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Psychopharmacology (Berl). 2014 Sep;231(17):3313-23. doi: 10.1007/s00213-014-3556-8. Epub 2014 Apr 22.

Progesterone in transient ischemic stroke: a dose-response study.

Author information

1
Department of Emergency Medicine, Brain Research Laboratory, Emory University, 1365B Clifton Road NE, Suite 5100, Atlanta, GA, 30322, USA, syousu2@emory.edu.

Abstract

RATIONALE:

Previous studies demonstrate the neuroprotective effects of progesterone in numerous animal injury models, but a systematic dose-response study in a transient ischemic stroke model is lacking.

OBJECTIVES:

We investigated the effects of progesterone at different doses on post-stroke brain infarction and functional deficits in middle-aged rats.

METHODS:

Cerebral ischemia was induced in 13-month-old male Sprague-Dawley rats by right middle cerebral artery occlusion for 2 h followed by reperfusion. Rats received intraperitoneal injections of 8, 16, or 32 mg/kg of progesterone (P8, P16, P32) or vehicle at 2 h post-occlusion followed by subcutaneous injections at 6 h and every 24 h post-injury for 7 days. Functional recovery was evaluated at intervals over 22 days using motor, sensory, and cognitive tests. Infarct size was evaluated at 22 days post-stroke.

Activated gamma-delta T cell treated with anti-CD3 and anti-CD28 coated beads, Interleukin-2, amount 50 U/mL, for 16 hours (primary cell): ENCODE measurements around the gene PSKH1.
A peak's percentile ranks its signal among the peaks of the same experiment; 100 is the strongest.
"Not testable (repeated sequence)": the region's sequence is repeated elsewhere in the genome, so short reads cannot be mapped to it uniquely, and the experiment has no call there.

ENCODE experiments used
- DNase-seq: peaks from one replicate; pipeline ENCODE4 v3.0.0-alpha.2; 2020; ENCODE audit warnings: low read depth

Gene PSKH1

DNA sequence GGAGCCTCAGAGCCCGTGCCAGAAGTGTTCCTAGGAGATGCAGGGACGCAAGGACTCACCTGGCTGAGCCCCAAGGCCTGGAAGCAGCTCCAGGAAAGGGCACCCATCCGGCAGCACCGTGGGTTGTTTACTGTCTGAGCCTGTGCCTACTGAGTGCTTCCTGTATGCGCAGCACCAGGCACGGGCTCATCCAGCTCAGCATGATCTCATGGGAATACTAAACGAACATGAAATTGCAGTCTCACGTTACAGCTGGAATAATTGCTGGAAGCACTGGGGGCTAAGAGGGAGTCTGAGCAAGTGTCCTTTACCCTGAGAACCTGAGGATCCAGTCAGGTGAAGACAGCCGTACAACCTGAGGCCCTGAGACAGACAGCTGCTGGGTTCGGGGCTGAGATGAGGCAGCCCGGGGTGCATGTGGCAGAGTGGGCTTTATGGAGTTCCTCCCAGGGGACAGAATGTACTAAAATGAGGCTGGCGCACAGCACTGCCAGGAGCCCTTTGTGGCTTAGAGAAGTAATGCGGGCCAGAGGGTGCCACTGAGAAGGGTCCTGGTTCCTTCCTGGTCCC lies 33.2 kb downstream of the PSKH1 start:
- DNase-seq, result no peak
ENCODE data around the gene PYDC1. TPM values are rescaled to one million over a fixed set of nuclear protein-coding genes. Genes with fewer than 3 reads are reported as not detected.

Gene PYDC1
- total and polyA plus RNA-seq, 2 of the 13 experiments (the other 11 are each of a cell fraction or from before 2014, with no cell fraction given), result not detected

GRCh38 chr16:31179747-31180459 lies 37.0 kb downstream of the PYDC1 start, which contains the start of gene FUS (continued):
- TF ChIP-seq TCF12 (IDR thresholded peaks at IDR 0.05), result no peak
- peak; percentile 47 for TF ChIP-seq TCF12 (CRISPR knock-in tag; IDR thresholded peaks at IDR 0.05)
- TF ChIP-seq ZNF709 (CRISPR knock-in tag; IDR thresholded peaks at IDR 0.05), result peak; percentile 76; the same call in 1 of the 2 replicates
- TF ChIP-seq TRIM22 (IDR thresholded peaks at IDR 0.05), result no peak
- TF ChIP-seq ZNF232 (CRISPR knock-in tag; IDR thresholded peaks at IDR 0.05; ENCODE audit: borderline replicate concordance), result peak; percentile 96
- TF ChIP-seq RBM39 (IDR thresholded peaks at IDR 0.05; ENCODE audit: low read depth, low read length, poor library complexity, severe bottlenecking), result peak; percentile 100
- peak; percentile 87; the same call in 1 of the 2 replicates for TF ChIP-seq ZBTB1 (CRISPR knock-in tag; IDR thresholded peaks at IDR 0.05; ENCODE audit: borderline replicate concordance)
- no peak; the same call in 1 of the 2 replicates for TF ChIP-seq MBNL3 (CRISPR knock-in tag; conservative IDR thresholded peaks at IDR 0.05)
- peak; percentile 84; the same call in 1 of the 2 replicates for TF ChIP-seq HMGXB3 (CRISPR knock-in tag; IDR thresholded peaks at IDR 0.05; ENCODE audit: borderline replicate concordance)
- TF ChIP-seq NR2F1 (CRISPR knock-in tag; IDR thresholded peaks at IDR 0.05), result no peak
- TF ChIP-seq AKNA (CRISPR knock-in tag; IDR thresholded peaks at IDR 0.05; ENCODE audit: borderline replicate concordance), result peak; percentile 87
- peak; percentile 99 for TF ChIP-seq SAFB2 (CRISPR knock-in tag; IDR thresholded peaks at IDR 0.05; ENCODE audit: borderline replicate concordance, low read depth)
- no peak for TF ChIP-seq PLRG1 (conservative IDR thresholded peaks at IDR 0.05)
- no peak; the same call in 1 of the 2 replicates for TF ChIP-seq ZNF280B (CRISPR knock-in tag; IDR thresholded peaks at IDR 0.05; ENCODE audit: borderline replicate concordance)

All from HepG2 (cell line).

RESULTS:

Repeated-measures ANOVA showed significant group effects on grip strength, rotarod, and sensory neglect. All progesterone-treated groups had improved (p < 0.05) spatial memory performance. The P8 and P16 groups showed maximum improvement in long-term memory compared to vehicle. Significant (p < 0.05) gait impairments were observed in the vehicle group compared to shams. Animals receiving the P8 dose showed maximum gait improvement compared to vehicle. Post hoc analysis revealed that the P8 and P16 groups showed significant attenuation in infarct volume compared to vehicle. Animals receiving the P32 dose did not show any effect on infarct volume.

CONCLUSIONS:

Although all doses were somewhat effective, progesterone given at 8 mg/kg led to the most consistent improvements across a panel of behavioral/functional tests and reduced the severity of ischemic infarct injury.

PMID:
24752655
PMCID:
PMC4134953
DOI:
10.1007/s00213-014-3556-8
[Indexed for MEDLINE]
Free PMC Article
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